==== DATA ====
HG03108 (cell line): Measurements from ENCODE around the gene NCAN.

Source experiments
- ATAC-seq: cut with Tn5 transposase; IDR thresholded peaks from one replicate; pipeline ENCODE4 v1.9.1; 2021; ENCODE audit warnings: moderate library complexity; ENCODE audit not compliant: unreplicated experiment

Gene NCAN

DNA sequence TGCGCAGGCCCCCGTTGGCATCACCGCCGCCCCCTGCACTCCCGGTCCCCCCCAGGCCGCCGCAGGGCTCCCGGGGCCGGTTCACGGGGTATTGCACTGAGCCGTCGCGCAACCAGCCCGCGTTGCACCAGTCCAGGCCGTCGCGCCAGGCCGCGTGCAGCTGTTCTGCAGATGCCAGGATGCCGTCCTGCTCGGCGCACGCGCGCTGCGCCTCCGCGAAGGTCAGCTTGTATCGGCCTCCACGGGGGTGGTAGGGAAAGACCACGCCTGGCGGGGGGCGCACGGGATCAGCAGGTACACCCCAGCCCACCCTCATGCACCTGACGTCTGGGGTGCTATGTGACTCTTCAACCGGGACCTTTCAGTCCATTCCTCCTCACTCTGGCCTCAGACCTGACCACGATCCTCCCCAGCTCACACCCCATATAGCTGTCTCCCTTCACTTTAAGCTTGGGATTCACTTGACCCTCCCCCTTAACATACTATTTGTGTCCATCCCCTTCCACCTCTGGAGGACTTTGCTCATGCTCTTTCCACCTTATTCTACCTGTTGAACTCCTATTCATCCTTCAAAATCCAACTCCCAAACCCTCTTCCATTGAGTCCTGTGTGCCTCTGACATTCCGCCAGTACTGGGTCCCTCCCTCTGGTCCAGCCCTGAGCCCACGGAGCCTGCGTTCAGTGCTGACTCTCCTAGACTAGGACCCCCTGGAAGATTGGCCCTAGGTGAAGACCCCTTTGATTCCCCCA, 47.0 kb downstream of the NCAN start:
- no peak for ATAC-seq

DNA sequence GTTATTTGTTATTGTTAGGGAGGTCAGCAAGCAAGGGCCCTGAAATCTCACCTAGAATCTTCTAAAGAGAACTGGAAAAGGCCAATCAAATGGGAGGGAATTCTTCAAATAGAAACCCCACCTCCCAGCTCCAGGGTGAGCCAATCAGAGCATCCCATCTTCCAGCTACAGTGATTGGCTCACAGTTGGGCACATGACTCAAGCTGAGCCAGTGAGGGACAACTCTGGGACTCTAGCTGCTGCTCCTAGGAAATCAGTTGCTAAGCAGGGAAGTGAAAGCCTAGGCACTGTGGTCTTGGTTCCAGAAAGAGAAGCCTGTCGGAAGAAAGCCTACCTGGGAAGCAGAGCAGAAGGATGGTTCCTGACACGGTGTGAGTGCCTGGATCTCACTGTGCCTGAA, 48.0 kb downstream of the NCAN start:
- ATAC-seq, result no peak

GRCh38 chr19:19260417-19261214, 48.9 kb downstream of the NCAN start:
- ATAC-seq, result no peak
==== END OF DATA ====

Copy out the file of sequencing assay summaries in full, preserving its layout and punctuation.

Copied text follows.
HG03108 (cell line): Measurements from ENCODE around the gene NCAN.

Source experiments
- ATAC-seq: cut with Tn5 transposase; IDR thresholded peaks from one replicate; pipeline ENCODE4 v1.9.1; 2021; ENCODE audit warnings: moderate library complexity; ENCODE audit not compliant: unreplicated experiment

Gene NCAN

DNA sequence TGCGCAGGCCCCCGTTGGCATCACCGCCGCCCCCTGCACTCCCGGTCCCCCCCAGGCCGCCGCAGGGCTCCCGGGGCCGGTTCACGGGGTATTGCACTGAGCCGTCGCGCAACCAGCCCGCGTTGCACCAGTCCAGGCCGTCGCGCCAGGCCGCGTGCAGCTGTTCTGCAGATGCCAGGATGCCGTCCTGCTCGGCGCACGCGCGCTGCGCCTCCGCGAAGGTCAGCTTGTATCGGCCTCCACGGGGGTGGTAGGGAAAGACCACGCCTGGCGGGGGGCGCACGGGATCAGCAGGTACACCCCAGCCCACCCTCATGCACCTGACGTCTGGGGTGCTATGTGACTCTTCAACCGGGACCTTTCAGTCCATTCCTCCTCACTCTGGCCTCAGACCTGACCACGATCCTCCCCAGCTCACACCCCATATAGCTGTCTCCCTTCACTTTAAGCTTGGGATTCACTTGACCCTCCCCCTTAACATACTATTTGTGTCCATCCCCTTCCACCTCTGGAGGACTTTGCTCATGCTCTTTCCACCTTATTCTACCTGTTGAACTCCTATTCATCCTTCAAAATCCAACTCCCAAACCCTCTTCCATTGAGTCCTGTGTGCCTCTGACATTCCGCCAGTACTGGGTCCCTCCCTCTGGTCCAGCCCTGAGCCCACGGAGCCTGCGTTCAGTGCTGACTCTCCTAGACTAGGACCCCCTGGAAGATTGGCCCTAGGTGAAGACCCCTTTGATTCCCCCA, 47.0 kb downstream of the NCAN start:
- no peak for ATAC-seq

DNA sequence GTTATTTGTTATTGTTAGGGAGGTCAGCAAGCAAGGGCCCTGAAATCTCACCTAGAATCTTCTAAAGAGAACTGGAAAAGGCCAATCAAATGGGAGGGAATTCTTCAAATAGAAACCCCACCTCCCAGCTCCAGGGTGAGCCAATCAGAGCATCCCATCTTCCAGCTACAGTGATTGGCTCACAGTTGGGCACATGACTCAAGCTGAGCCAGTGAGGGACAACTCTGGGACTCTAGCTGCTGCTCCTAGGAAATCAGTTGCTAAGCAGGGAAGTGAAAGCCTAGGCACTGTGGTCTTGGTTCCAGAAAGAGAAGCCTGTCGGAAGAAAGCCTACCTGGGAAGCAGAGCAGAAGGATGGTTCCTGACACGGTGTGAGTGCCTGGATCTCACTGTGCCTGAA, 48.0 kb downstream of the NCAN start:
- ATAC-seq, result no peak

GRCh38 chr19:19260417-19261214, 48.9 kb downstream of the NCAN start:
- ATAC-seq, result no peak